Thursday, April 30, 2009

Doggy adventures

By S. Derrickson Moore
Sun-News reporter
LAS CRUCES —I dedicated most of a recent Saturday to something I’d never done before: a Star Wars marathon in official order of episodes I through VI.
So maybe I had some lingering Darth Vader-Evil Empire vibes to walk off when I headed out for my usual Sunday hike. I don’t know how else to account for my first dog bite.
I love dogs and they love me. Just about every dog I’ve ever met seems to sense that I am a person who was pretty much born with a cookie bone in my outstretched hand, who grew up thinking of dogs as my brothers ... and later, as my children, grandchildren, nieces and nephews, all an integral part of my tribe.
I’ve made friends with strange dogs in strange lands all over the planet. I’ve befriended feral dogs in Jamaica trained to attack intruders on site ... at night, in a jungle, no less. In Germany, I rushed in where angels fear to tread, with members of a host family that included a quaking survivor of a brutal dog attack that so traumatized him that even humans could smell his fear at the sight of a tiny terrier. I made it my mission to show his kids that dogs could be your friends.
And all went well, for more than half a century.
It was a bright spring Sunday, as I prepared to cross the street and saw a couple walking their two dogs. One was a friendly-looking blue heeler who strained at her leash and came toward me, I thought, to greet me. I stopped, stood still, and held out my hand for her to sniff. She decided to bite me instead.
The desperado dog’s vet confirmed that the dog has had all her shots.
The Blue Cross hotline nurse said I should be able to get by with antibiotic ointments and bandages, if all goes well from here. As we traversed her diagnostic Web site together, we learned that if it had been a cat, monkey or alligator bite, I could have been in real trouble. I haven’t encountered any alligator victims since my days in Florida, but I’ve known cat bite victims who dealt with arms swelling to double size and even a lengthy hospitalization.
I’m crabby from a week without swimming to wait for the wound to heal. But otherwise, the major injury could be to my confidence in what has been dubbed “the family St. Francis of Assisi genes,” by my son, whose friendly animal magnetism vibes are so compelling that hummingbirds have been known to light and linger on his chest.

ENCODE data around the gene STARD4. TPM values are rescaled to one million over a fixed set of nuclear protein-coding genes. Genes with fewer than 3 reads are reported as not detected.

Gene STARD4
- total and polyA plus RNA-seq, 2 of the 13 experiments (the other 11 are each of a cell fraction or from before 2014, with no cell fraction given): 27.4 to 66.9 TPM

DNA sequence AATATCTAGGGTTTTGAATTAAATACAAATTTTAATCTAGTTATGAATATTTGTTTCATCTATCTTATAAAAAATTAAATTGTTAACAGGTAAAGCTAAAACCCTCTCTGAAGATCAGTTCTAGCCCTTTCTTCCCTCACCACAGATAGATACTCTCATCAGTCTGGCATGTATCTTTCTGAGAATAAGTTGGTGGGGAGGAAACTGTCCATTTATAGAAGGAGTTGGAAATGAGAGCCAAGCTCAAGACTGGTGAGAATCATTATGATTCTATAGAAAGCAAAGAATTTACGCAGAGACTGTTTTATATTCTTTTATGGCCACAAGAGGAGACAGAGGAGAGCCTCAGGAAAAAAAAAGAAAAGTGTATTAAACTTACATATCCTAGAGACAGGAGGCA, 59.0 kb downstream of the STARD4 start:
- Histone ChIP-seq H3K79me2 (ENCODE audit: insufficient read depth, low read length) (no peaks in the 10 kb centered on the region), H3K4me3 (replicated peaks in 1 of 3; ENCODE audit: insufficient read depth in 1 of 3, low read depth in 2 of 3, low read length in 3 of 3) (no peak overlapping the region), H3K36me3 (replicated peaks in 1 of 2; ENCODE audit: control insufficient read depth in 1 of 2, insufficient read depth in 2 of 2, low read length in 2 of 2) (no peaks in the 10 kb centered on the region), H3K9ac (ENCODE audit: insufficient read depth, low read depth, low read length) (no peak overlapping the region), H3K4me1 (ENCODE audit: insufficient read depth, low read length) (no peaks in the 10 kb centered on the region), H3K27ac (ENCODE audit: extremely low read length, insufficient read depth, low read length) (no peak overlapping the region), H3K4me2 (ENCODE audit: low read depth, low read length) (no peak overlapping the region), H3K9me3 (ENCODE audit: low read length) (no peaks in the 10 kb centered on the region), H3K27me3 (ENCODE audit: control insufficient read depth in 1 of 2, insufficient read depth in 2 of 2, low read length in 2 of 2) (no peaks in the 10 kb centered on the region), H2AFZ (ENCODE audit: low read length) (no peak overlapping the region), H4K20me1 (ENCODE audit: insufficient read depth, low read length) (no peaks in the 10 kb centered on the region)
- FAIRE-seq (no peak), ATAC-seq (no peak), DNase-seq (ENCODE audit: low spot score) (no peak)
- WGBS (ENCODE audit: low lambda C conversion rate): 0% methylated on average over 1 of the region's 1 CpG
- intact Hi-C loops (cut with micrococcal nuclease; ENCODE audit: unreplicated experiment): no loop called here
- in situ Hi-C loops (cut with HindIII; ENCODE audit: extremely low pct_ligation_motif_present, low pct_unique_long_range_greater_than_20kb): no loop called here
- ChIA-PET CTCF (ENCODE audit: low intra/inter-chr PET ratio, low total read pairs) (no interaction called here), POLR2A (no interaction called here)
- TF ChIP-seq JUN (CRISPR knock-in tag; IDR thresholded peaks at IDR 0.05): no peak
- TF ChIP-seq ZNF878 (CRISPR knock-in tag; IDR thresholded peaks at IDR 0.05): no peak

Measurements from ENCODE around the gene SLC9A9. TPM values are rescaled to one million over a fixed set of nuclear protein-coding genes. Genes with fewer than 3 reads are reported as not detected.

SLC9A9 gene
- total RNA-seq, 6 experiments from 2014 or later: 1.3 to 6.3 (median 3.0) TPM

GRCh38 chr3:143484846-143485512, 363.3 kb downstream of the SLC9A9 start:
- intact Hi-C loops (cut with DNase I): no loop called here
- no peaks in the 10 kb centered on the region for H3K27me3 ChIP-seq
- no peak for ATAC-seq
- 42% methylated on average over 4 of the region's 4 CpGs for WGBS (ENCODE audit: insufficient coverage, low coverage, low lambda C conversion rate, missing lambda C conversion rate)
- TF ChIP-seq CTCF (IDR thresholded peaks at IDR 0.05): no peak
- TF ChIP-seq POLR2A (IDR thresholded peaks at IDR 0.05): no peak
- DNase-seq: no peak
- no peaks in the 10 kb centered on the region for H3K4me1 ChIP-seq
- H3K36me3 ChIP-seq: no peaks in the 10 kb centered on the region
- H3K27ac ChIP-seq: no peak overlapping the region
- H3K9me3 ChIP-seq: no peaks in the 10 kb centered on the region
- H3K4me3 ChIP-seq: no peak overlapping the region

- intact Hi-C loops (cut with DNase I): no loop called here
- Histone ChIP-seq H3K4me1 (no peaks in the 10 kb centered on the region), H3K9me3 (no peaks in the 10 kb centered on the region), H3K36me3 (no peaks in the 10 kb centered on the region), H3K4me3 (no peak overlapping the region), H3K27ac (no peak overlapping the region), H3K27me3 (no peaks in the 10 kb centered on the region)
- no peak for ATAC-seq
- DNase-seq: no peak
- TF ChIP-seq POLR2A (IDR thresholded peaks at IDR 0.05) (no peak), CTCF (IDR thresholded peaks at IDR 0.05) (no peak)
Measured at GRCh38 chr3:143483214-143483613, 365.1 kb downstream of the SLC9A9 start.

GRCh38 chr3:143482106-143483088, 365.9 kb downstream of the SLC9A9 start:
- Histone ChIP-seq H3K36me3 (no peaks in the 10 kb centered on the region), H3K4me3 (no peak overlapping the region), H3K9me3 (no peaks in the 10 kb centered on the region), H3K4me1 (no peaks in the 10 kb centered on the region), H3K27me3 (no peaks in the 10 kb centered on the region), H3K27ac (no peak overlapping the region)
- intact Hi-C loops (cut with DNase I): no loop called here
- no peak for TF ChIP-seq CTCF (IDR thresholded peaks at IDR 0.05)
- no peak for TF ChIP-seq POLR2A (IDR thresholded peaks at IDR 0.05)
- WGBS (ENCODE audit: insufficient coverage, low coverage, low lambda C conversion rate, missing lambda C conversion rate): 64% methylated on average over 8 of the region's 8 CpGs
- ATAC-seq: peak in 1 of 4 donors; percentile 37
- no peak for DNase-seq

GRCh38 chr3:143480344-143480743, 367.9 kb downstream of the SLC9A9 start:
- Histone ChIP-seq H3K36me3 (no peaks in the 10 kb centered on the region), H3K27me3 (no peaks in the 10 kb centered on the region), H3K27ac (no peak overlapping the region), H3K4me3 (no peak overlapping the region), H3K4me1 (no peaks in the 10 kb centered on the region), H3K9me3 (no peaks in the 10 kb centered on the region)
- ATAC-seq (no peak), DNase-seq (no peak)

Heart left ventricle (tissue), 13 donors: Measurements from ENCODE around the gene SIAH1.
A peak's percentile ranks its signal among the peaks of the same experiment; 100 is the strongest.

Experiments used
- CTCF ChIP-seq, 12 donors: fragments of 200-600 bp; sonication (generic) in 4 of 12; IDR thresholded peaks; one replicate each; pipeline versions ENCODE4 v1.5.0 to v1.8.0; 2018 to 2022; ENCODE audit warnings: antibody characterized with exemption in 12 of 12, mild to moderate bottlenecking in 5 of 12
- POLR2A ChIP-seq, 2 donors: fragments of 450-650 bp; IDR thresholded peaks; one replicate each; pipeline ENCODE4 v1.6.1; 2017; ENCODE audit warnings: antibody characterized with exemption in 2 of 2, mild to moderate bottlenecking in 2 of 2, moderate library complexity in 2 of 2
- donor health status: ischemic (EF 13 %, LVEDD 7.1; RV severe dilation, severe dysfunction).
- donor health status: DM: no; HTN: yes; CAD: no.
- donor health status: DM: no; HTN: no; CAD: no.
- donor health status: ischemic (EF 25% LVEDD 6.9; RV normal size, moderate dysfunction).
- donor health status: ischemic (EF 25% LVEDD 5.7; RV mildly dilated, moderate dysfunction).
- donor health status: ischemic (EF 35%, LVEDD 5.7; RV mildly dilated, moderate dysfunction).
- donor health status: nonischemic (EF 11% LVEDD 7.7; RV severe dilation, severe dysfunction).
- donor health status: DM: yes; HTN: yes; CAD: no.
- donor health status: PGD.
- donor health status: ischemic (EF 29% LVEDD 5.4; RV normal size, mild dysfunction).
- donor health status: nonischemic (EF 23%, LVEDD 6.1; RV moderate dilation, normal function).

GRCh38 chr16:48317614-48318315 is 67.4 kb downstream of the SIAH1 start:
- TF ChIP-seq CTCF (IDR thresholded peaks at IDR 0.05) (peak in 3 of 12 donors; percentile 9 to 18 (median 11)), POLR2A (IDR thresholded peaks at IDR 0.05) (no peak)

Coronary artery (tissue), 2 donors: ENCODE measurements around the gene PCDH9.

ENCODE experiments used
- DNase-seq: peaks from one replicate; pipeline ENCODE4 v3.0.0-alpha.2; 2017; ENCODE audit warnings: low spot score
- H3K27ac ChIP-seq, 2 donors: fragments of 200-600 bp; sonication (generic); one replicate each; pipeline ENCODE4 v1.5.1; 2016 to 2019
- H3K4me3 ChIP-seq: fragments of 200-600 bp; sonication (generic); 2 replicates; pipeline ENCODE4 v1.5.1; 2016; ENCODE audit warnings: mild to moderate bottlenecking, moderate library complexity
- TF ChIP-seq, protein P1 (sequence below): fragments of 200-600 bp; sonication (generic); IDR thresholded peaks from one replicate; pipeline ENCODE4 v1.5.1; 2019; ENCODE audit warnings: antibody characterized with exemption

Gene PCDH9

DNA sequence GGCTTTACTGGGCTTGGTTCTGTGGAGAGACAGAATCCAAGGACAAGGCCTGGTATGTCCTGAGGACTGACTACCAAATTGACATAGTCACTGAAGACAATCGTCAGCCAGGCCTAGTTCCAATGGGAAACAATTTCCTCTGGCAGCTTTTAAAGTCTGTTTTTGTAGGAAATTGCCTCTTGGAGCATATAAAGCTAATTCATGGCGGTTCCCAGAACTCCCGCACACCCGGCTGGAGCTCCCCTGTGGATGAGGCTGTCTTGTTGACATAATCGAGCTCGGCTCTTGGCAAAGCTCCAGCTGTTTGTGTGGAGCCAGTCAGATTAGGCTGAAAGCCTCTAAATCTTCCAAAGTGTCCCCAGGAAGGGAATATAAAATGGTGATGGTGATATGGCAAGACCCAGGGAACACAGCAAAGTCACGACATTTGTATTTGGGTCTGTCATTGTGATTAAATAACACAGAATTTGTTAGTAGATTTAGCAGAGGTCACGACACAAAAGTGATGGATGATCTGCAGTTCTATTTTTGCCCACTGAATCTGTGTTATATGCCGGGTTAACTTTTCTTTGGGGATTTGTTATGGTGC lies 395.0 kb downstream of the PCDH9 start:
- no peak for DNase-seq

What motivated the chomp? The dog’s “mom,” who was very upset by the incident, said her dog had never bitten anyone before.
I was wearing a black hat, sunglasses and camouflage pants that day. Could I have conjured memories of someone who was once mean to the dog?
I did a little research and learned from that “Australian George Elliott developed the blue heeler in 1840, mixing native Dingoes with Collies and other herding dogs.”
Did I somehow trigger that doggy’s inner Dingo? Or maybe she was trying to include me in a herd?
As people spotted my black-and-blue-forearm and word got around, I heard some interesting stories from other dog lovers.
“My experience with that breed is that they can be aggressive and will bite,” said Michael Lambright, who told a tale of a 40-pound blue heeler who attacked Michael’s then-150 pound English Mastiff ... and the heeler then bit his own owner who tried to break up the fight.
You never know. Michael said he was once nailed by his beloved Brutus, a Rhodesian Ridgeback, in what he called a “jealousy-pack demotion” issue involving a new human member of the pack in his household.
“It's the only time in my life that I’ve been bitten by a dog with bad intentions. Puppy nips don’t count,” Michael noted.
I know how he feels. And I am determined not to let one incident daunt my lifelong habit of meeting and greeting man’s best friends.
I got a warm reception from the next dog I met, a darling pup on the patio at Milagro, and plan to continue my policy of offering cookie bones to new and old doggy amigos at the Saturday Las Cruces Farmers & Crafts Market and whenever else I get the chance.
In an ideal world, I could even dream of a peaceful, companionable walk through our ‘hood with that little blue heeler. I would like to be able to someday say that I patted the hair of the dog who bit me.
S. Derrickson Moore can be reached at

Friday, April 24, 2009

You ought to be in movies...and probably will be, sooner or later, if you live in Las Crucess

By S. Derrickson Moore
Sun-News reporter